Thursday, April 23, 2015
We need to be careful...
The stock market hasn't suffered a correction in nearly four years. We've seen an occasional short-term pullback of 3% or 4%. And last October, the S&P 500 dropped 7%. But it has been some time since investors have had to suffer through a 10% correction.
This is a big deal. Prior to 2011, the stock market used to suffer through one or two corrections every year.
Corrections are necessary for a long-term, healthy bull market. They give the market a chance to work off overbought conditions, squeeze some of the excess out of stock prices, eliminate the complacency among investors, and give the technical charts a support area from which the market can launch another rally.
So the market is long overdue for one. And three caution signs show we'll likely get it soon...
Take a look at this chart of the S&P 500...
For the past several weeks, we've been watching this index bounce along the support line of the giant rising-wedge pattern. I've argued that since we're in a seasonally bullish time of the year for stock prices (March 1 through April 30), the S&P 500 could rally to new all-time highs by the end of April.
That's still possible.
Even the most stubborn bull would have to admit the market has done a poor job of taking advantage of seasonal strength. With just six trading sessions left in what should be one of the most bullish times of the year for the stock market, the S&P 500 is still just barely clinging above support.
That's one caution sign.
Here's another... Take a look at this updated chart of the Financial Select Sector SPDR Fund (XLF) plotted along its nine-day exponential moving average (EMA) and its 50-day moving average (DMA)...
As you can see, financial stocks are breaking down.
The red circles on the chart highlight the times over the past year when the nine-day EMA crossed below the 50-DMA. These "bearish crosses" led to swift declines in the financial sector... and corresponded to quick declines in the broad stock market.
As regular Growth Stock Wire readers know, financial stocks typically lead the market. In other words, if the broad stock market is about to fall, financial stocks tend to be the first to start trending lower.
On Tuesday, XLF's nine-day EMA closed just below the 50-DMA. That has created a bearish cross that, unless it reverses immediately, could set off a sharp decline in the financial sector. That, in turn, would likely lead to a quick decline in the broad stock market. It could lead to the sort of 10% correction we've gone so long without.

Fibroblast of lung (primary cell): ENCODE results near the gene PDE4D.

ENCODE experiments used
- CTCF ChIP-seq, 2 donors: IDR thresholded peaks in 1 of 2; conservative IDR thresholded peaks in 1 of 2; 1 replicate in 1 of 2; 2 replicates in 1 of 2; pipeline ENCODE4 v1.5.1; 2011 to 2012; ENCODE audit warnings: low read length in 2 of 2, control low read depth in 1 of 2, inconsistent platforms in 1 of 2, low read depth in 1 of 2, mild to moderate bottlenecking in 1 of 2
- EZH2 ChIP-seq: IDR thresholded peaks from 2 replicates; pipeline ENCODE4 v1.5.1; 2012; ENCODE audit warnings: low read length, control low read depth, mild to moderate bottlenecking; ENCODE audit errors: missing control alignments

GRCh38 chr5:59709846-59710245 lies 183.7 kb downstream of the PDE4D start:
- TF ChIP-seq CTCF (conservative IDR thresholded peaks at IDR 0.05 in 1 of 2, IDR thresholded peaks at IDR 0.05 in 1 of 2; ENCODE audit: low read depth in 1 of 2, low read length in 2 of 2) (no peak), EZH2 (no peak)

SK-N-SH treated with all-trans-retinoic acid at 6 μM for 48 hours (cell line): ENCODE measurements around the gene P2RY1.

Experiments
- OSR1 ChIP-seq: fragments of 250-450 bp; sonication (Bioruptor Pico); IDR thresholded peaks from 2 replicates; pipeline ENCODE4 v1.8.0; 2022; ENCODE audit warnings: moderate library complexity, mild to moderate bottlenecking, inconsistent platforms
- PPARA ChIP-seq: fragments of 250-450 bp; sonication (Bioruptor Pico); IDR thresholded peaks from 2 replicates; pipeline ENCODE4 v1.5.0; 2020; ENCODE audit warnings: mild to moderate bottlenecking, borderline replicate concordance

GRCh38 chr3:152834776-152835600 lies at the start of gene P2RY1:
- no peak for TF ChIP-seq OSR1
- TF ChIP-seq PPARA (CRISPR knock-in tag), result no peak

Now, here's our third caution sign...
Take a look at the weekly chart of the S&P 500...
This weekly chart shows a four-year-long rising-wedge formation with significant negative divergence on the Moving Average Convergence Divergence (MACD) momentum indicator. In other words, as the S&P 500 has been making higher highs and higher lows, the MACD has been making lower lows. This is potentially a bearish pattern.
If the index breaks below the support line of the wedge (currently at about 2,070), then at a minimum, it's likely to retest last October's low at about 1,860. That's a drop of just more than 10%.
A particularly nasty decline could drop the index all the way back to the 1,800 level. If that happens, then we're probably not looking at a correction anymore. It may mark the beginning of a new bear market.
But let's not get ahead of ourselves. For now, I'm concerned about the possibility of the market suffering a 10% correction. If you're not yet prepared for that, then it's time to get defensive.
I'm not suggesting that you sell everything right here. The market hasn't done anything wrong yet. The charts are still holding up. And the S&P 500 still has a shot at making new all-time highs.
But it is time to tighten up your stops. Don't let your profitable positions slip away.
And be careful adding more long exposure to the stock market at this point. Most new long positions should be limited to stocks that are not over-extended to the upside. Bargain-priced value stocks with solid dividends and commodity-sector stocks that typically trade opposite the market are good candidates for purchase.
Aggressive traders can also start looking for potential short-selling setups.
In short, take a look at your account and picture every position falling 10% from its current level. If that thought makes you uncomfortable, then now is probably a good time to start raising some cash.
Best regards and good trading,
"We're in the midst of one of the longest bull markets in history," Brian Hunt and Ben Morris write. "And opinions are flying. Are we set to enjoy another year or two of big gains? Or are stocks about to crash in 2008 fashion?" Brian and Ben say if you're using smart asset allocation, position sizing, and trailing stop losses, you'll be just fine no matter what happens. Get all the details here.
Another way to prepare yourself for a financial crisis is to spread your risk around – through asset allocation. This idea is 100 times more important than any stock recommendation... or what option to buy... or whether the economy is booming or busting. Dr. David Eifrig says he has seen "ignorance of this topic ruin more retirements than any other financial factor." Find out how to start using asset allocation in your own portfolio here.
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